Home Movies Dick Van Dyke, 92, Raps “A Spoonful of Sugar” at Academy Tribute...

With the new Emily Blunt- Lin Manuel Miranda “Mary Poppins” coming this fall, the great songwriters Richard and Robert Sherman are back in the spotlight. The Academy honored them last night with  “Sherman Brothers: A Hollywood Songbook”  and oh what a night it was.  Richard Sherman, who just turned 90, was there in full force to revel in the night.  (His brother and writing brother Robert passed away in 2012 at the age of 86.)

The evening was hosted by John Stamos, a true fan boy who explained his life long love of the Sherman’s music and the relevance it has today.  “Their music is an poignant now as it was back then. The same light that shines on a child in Disneyland seeking joy shines on a child in Syria seeking shelter.”

LeAnn Rimes entranced the audience with a knockout version of “Stay Awake” from “Mary Poppins.” Keala Settle — fresh off her Oscar nominated hit with “This is Me” — got the night’s musical numbers started with “It’s A Small World” written by the Shermans, which became Disney’s park theme song.

But the star of the night who everyone had come to see was the amazing 92 year old Dick van Dyke, who MUST receive a Kennedy Center Honor this year.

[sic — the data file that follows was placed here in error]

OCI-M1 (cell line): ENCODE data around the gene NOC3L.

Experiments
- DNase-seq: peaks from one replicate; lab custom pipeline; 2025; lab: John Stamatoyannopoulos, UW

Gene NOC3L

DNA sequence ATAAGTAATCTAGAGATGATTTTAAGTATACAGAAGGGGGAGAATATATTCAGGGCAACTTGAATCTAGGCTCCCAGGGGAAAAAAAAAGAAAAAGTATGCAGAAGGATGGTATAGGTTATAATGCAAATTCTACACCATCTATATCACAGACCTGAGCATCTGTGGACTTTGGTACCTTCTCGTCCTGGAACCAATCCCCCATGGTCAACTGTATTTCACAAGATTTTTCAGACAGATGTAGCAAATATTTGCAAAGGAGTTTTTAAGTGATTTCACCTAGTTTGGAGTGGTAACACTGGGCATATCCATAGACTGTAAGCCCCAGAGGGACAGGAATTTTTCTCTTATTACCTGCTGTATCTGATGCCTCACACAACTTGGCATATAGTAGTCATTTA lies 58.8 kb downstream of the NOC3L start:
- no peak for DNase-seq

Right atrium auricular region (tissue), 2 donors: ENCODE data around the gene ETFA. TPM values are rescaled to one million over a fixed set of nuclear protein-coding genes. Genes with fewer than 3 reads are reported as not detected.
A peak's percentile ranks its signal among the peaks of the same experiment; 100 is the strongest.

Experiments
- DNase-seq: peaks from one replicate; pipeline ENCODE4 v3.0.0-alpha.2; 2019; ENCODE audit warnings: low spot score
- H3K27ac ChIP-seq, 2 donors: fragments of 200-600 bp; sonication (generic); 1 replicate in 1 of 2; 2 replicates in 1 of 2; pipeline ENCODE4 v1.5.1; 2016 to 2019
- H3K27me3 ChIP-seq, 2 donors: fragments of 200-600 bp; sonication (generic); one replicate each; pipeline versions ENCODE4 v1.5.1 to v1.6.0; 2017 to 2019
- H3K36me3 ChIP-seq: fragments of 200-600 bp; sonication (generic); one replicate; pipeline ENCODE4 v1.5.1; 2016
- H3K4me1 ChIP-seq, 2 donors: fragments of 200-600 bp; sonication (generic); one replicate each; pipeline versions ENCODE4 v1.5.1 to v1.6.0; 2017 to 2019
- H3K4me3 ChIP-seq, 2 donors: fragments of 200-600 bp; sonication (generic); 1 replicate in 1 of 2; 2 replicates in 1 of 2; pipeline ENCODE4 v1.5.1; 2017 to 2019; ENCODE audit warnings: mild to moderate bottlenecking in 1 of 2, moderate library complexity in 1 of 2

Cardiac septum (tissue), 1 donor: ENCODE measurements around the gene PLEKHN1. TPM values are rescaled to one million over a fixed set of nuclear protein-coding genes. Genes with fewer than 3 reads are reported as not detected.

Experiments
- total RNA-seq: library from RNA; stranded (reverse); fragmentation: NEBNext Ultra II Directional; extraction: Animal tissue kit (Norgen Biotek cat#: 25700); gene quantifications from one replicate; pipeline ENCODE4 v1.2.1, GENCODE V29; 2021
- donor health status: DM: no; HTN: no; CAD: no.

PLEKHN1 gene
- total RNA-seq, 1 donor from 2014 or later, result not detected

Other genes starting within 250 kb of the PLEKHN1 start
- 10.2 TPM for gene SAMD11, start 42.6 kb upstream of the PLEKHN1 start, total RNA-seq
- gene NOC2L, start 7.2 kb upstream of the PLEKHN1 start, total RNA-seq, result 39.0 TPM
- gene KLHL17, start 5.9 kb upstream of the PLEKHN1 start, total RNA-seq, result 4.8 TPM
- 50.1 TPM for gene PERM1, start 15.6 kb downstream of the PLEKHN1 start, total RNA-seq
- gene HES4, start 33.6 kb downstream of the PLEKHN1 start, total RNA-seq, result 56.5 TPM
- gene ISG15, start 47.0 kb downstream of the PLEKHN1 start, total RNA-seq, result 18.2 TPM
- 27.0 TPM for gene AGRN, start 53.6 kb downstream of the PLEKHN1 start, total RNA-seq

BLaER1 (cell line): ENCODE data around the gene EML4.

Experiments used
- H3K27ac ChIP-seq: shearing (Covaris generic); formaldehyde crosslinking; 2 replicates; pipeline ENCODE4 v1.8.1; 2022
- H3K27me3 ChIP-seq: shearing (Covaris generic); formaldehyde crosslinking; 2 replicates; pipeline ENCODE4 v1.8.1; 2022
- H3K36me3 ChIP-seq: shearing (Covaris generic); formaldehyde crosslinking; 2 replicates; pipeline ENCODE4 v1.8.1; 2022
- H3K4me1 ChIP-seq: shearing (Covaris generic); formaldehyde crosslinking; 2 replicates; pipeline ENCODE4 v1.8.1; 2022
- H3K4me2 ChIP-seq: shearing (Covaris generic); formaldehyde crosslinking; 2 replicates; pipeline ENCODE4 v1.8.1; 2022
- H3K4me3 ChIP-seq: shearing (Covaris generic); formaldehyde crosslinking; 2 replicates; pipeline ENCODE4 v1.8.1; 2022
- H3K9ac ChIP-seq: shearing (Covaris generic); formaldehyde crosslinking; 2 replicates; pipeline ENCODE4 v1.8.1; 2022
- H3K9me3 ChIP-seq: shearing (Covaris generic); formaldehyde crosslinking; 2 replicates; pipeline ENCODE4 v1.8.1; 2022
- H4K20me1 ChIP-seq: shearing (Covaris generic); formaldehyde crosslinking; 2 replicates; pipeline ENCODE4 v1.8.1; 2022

DvD told a story about the Sherman brothers and  “Mary Poppins.”  “The brothers never made fun of my Cockney accent. A lot of people did.  I don’t even bother to go to England anymore.”  DvD said Walt Disney “saw the world through the eyes of a child.  He had this vision. The Shermans shared that vision, their music goes straight to your heart.  I realized on “Mary Poppins” that we were creating something that hadn’t been before.”

Then along with the barbershop quartet Vantastix, van Dyke performed a medley of his hits, and yes, he rapped a version of “Spoonful of Sugar,” and danced like he was a 25 year old.

Hayley Mills surprised the audience by reprising “Let’s Stay Together” from “The Parent Trap.” The room exploded with applause. The youthful Mills came on to explain her history with the duo. She starred in “The Parent Trap” 58 years ago and like van Dyke, appears wonderfully youthful. (Maybe it’s from the Shermans’ songs.)  She continued, “Walt Disney introduced us. I think we probably all took it a bit for granted.  He was the original Big Daddy.  Your songs will survive for all time.”

One surprise guest was Johnny Whittaker, who was the child star of the TV series “Family Affair.” He starred in the title role of Tom Sawyer, another movie with a Sherman score.

Richard’s son, Gregg, and Robert’s son, Jeffrey (married to the talented writer/comedienne Wendy Liebman) paid tribute to their dads.  Jeffrey noted that his father, “at age 19 was the first American soldier to liberate Dachau.”

Richard Sherman came on at the end to thunderous applause and a rousing standing ovation.  He noted his bond with his late brother.  “Robert told me to stick with him and that one day we’d be wearing silk pajamas.”   He then played the piano and sang “Supercalifragilisticexpialidocious,”  to the delight of the crowd.  He said poignantly, “I’ll never forget this night.”  Nor will anyone in the audience.  The evening ended with the audience standing singing, “Lets Go Fly A Kite,” with kites all over the room.  The Academy got everything right on this one.

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